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Lou Taylor – Multituberculates and Marsupials


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Join #WIPS for our April program with paleontologist Lou Taylor, in the Ricketson Auditorium at Denver Museum of Nature & Science. Doors open at 6:30 p.m.

Multituberculates and Marsupials: Survivors of the K-Pg Boundary Event

The longest-lived order of mammals, Multituberculata, no longer exists and there is but one extant marsupial in North America. Consequently even paleontological aficionados in North America tend to know little about these mammals. However, both groups are well represented in the fossil record of North America and diverse extant marsupial faunae exist elsewhere in the world. Multituberculates and marsupials were most abundant near the end of the Cretaceous, but ultimately the former became extinct globally and the latter in North America. Many intriguing questions remain about their former existence in North America. What were they? How did they survive the K-Pg Boundary event? Why did the multituberculates go extinct? Why did the marsupials cease to exist in North America? Where did they go? How did the single marsupial that exists in North America today get here? Where did it come from?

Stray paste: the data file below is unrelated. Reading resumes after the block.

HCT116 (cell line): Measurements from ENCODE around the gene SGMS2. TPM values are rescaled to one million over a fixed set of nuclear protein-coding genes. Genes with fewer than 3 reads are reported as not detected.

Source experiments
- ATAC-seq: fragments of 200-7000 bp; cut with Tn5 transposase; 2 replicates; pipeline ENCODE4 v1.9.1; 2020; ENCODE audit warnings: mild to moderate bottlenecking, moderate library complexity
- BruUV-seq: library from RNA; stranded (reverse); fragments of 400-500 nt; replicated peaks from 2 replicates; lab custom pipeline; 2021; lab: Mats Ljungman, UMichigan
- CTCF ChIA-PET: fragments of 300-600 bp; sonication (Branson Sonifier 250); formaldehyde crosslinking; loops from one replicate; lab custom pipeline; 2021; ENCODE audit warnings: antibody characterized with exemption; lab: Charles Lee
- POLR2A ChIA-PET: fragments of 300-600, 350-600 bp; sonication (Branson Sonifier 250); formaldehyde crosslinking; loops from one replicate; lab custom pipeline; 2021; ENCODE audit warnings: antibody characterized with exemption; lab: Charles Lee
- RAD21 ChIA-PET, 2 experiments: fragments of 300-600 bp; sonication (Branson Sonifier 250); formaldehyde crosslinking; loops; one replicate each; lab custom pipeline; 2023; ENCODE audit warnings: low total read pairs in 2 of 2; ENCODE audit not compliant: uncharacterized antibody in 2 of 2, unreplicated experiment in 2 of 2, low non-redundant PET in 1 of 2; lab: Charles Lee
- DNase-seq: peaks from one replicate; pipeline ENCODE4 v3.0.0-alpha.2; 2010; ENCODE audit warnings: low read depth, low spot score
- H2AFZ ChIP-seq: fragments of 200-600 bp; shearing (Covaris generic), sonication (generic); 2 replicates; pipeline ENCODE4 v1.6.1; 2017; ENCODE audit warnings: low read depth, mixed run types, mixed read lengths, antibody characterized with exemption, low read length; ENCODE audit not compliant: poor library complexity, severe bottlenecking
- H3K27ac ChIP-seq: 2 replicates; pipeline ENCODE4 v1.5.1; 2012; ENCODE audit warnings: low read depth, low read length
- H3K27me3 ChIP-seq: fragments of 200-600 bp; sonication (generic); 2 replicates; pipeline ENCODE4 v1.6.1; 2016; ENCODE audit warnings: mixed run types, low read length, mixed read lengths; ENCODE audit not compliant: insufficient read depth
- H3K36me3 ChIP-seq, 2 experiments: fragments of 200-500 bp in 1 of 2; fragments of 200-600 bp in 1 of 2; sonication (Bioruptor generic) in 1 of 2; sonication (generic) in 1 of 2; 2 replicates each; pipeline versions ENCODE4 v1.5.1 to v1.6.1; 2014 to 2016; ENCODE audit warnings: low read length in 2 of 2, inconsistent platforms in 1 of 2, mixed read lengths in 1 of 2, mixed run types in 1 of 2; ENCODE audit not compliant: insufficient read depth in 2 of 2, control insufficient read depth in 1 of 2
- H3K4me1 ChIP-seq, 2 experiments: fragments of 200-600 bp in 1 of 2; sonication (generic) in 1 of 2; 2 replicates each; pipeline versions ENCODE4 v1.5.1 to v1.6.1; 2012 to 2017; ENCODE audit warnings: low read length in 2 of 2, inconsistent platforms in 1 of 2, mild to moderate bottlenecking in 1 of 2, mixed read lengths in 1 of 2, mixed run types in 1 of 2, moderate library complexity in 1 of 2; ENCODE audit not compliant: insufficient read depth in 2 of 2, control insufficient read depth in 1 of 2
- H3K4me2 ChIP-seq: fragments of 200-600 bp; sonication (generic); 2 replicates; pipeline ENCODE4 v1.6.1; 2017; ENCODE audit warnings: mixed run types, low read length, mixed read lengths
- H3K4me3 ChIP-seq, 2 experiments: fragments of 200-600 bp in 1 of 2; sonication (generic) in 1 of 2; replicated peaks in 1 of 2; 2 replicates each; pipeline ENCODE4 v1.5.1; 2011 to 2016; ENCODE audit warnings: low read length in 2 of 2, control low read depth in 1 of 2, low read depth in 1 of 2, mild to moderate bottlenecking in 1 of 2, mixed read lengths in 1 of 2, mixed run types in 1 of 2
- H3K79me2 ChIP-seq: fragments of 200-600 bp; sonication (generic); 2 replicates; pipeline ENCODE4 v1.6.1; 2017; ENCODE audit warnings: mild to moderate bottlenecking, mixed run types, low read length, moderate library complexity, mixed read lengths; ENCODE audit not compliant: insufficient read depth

About our Speaker
Lou Taylor is pleased to be an honorary life member of WIPS since 1989. Since becoming a WIPS member in 1985 he has served as president twice and has, at one time or another, been vice president, treasurer, secretary, newsletter editor, and symposium chair and moderator. This is Lou's 12th regular meeting presentation. Lou teaches adult classes at the Denver Museum of Nature & Science where he has been a research associate for many years. Lou was involved in the WIPS contributions to the study of Porcupine Cave in the 1990s that resulted in the volume "Biodiversity Response to Climate Change in the Middle Pleistocene: the Porcupine Cave fauna form Colorado." A recipient of the Society of Vertebrate Paleontology's Gregory Award, Lou's current interests are paleontological education and Paleocene mammals, although he occasionally dabbles in dinosaur paleontology.